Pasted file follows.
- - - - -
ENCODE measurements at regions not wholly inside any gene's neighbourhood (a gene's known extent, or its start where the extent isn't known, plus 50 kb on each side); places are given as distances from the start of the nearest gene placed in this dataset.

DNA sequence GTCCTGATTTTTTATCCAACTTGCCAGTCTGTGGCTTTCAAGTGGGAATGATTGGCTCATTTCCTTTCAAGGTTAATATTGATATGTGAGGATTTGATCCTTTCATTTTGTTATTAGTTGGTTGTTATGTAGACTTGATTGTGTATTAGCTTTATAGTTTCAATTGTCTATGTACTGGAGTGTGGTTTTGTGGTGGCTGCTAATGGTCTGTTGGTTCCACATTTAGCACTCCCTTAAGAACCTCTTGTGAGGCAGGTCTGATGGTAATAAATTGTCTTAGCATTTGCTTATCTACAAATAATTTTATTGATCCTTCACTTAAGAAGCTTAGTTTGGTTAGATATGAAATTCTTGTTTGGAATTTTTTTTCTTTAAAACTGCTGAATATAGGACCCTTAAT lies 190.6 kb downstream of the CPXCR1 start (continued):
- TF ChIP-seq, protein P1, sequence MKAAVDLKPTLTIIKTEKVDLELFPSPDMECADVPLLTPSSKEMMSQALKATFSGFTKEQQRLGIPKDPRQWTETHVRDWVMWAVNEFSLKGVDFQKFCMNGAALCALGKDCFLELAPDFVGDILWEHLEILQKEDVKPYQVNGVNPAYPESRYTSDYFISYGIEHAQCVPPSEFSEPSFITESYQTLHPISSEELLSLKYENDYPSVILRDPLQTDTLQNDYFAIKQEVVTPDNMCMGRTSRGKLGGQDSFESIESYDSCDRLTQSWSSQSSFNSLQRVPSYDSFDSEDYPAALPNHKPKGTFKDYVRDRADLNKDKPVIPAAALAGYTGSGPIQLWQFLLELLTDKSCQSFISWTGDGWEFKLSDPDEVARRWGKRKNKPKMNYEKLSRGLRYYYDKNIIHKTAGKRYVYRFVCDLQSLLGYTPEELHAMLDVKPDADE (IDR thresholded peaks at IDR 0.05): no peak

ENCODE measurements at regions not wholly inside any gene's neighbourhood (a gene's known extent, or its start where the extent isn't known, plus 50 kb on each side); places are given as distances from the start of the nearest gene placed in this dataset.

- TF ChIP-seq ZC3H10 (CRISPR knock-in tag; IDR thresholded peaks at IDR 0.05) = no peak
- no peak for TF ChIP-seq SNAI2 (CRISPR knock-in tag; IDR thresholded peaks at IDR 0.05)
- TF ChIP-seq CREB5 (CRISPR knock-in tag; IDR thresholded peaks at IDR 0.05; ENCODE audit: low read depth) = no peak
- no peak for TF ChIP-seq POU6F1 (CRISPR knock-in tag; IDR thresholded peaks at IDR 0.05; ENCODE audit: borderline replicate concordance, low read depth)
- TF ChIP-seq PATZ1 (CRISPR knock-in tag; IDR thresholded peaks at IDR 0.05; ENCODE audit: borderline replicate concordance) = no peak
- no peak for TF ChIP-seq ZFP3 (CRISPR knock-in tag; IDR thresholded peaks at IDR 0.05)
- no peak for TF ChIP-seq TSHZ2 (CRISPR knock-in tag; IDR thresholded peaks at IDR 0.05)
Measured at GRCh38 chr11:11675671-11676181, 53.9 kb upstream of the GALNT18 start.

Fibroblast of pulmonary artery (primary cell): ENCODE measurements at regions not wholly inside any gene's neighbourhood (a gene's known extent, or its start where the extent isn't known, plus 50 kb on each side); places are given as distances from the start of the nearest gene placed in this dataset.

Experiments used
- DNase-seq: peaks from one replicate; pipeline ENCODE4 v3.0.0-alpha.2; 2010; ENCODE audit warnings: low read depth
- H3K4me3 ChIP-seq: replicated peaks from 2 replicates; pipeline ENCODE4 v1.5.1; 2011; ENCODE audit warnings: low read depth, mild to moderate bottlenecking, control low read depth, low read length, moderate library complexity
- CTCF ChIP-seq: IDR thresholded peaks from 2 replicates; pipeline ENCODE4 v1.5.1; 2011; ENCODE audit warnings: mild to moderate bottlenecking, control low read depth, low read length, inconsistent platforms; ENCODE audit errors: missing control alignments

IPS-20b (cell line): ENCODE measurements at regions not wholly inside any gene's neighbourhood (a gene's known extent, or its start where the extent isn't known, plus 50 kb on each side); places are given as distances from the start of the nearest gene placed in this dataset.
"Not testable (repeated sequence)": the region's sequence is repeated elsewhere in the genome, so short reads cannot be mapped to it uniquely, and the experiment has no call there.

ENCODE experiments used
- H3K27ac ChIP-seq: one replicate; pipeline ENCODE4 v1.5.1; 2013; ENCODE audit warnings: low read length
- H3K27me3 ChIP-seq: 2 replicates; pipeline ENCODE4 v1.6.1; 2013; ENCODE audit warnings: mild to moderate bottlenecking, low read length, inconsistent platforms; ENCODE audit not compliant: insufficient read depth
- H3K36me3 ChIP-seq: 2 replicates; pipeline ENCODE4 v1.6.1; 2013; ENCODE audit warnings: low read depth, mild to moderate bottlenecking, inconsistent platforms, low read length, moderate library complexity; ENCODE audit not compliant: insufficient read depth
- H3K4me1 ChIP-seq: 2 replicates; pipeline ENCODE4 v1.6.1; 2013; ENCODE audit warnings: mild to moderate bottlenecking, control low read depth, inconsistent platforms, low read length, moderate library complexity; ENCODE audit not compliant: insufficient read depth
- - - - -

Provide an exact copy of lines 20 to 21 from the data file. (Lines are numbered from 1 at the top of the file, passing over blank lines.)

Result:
ENCODE experiments used
- H3K27ac ChIP-seq: one replicate; pipeline ENCODE4 v1.5.1; 2013; ENCODE audit warnings: low read length